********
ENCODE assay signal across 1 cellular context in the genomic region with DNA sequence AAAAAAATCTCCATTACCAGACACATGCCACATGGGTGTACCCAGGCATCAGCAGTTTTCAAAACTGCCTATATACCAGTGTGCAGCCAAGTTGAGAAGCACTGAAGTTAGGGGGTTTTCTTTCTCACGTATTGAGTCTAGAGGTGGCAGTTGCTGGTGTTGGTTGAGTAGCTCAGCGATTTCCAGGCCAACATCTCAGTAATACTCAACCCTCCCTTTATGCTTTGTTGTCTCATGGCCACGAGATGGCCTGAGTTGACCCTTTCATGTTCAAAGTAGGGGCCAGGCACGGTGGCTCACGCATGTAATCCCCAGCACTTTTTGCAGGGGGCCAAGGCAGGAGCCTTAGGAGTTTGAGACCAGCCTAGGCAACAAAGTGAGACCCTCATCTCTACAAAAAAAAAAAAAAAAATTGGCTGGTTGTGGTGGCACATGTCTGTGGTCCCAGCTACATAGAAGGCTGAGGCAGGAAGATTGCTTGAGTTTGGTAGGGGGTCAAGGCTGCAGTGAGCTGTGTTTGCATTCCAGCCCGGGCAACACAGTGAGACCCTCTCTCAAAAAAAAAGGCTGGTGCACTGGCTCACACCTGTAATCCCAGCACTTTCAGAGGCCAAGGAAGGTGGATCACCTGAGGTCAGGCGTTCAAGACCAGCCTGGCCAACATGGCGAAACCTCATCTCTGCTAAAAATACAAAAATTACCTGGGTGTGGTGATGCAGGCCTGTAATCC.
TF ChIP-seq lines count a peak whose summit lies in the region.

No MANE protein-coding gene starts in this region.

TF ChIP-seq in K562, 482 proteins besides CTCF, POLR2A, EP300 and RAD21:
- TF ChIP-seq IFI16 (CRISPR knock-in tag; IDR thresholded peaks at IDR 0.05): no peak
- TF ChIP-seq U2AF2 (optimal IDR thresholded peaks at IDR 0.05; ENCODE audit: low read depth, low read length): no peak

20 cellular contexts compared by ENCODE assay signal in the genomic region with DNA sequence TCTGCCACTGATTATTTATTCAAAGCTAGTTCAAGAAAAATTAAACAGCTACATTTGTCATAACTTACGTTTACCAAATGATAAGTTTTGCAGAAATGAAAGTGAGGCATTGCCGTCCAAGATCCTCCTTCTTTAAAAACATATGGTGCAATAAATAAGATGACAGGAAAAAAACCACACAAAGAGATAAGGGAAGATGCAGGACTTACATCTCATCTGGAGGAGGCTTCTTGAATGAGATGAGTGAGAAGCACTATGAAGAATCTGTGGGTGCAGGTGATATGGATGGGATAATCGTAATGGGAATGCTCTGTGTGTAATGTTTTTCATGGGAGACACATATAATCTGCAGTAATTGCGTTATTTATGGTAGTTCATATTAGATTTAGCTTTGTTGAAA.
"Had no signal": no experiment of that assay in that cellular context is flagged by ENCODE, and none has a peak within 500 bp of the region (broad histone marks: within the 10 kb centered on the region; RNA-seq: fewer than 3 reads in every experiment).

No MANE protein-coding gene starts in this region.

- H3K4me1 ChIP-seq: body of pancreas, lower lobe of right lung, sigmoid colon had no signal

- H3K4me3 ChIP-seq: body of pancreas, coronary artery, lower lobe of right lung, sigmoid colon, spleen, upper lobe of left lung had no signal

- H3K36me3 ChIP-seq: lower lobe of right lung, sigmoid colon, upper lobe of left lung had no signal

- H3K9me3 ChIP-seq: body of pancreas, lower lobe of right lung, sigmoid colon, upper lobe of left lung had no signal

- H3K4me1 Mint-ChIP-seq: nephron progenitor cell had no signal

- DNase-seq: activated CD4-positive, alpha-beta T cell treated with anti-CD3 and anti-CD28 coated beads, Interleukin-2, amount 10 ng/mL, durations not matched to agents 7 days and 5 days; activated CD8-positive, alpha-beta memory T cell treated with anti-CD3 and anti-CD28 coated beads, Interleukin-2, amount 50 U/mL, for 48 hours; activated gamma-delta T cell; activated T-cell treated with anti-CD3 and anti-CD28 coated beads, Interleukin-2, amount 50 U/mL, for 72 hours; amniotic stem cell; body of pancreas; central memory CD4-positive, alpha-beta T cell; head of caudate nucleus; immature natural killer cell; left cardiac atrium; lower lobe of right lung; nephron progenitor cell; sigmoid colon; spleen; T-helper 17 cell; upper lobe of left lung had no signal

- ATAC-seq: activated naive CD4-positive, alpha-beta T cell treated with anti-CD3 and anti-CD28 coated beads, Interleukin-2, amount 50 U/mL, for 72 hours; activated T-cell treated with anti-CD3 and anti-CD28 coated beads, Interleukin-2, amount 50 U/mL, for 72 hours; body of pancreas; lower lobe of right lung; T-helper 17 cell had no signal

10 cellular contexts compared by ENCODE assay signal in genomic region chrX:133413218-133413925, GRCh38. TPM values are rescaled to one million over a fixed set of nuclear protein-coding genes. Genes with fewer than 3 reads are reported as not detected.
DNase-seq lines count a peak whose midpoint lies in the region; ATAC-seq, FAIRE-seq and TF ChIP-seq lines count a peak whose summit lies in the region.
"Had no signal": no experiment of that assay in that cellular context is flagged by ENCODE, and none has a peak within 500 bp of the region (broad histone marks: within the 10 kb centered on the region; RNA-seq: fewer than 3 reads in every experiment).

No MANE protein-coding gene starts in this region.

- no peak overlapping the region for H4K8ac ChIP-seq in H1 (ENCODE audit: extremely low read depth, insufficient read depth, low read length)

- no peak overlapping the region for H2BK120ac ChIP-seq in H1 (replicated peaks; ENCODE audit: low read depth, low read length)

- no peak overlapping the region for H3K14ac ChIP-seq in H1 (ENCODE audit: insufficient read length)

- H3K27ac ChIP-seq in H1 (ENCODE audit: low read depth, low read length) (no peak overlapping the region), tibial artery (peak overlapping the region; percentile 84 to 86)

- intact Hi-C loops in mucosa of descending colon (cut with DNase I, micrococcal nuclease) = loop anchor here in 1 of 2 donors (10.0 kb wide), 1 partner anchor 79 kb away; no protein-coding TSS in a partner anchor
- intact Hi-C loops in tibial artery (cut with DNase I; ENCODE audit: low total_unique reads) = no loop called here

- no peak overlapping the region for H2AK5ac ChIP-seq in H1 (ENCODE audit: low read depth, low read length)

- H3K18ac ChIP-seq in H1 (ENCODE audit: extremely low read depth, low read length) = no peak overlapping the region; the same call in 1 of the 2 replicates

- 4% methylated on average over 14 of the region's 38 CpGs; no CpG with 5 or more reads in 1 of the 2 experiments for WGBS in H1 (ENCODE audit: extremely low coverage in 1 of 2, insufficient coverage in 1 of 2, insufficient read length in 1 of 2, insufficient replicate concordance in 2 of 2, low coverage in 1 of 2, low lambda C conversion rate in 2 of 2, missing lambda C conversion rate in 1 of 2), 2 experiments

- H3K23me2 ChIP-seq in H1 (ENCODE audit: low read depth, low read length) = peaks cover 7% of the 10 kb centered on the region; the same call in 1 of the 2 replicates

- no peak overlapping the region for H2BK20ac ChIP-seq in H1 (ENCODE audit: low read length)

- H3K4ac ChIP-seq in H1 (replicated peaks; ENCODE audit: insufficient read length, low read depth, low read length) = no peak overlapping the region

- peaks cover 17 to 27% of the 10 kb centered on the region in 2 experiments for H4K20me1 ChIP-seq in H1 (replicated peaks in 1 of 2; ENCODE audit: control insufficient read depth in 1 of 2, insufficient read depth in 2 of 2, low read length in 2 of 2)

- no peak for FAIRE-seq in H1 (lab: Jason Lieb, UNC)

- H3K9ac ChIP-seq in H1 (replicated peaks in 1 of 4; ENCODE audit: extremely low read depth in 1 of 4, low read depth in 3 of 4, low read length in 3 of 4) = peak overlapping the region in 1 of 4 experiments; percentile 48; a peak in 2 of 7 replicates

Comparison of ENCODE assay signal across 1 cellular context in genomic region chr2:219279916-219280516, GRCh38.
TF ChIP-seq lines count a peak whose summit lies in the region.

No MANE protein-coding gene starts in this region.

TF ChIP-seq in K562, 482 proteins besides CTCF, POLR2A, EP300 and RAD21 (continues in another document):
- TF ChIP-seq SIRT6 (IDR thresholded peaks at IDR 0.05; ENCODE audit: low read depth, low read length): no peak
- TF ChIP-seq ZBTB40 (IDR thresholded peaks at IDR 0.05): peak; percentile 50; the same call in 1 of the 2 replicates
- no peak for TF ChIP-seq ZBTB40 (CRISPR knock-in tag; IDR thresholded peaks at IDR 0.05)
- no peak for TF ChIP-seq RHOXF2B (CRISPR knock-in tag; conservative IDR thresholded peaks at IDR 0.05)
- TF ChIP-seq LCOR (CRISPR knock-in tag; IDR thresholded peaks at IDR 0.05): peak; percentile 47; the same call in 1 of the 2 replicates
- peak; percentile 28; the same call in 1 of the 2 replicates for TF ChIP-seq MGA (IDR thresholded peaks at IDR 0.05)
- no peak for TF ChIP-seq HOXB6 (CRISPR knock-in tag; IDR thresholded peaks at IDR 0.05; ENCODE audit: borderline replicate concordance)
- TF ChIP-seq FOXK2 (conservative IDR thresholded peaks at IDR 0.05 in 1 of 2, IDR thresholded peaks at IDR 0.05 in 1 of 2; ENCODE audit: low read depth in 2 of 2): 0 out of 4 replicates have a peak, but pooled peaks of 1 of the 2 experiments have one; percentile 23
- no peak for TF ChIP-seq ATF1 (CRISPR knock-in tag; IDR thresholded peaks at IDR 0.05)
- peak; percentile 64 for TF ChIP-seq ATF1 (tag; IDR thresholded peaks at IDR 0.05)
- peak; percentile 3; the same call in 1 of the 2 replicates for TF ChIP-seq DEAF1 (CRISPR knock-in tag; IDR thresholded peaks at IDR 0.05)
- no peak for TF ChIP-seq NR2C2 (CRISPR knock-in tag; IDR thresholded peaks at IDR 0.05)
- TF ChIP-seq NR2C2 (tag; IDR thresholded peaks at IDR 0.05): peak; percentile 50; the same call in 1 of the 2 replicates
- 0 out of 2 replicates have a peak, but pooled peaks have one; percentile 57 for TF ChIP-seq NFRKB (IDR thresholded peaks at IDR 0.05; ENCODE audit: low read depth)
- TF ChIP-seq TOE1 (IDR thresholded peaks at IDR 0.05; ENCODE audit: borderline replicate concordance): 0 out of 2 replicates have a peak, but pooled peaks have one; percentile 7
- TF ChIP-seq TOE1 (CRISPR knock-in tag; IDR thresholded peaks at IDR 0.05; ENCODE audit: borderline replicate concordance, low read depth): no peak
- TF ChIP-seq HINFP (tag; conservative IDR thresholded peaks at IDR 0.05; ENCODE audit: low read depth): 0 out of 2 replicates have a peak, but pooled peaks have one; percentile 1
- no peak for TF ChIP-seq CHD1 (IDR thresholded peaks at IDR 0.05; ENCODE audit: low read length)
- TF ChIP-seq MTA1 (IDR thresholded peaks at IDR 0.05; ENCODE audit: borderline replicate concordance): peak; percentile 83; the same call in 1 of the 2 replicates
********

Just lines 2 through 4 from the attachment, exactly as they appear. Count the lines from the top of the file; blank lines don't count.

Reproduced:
TF ChIP-seq lines count a peak whose summit lies in the region.

No MANE protein-coding gene starts in this region.

TF ChIP-seq in K562, 482 proteins besides CTCF, POLR2A, EP300 and RAD21: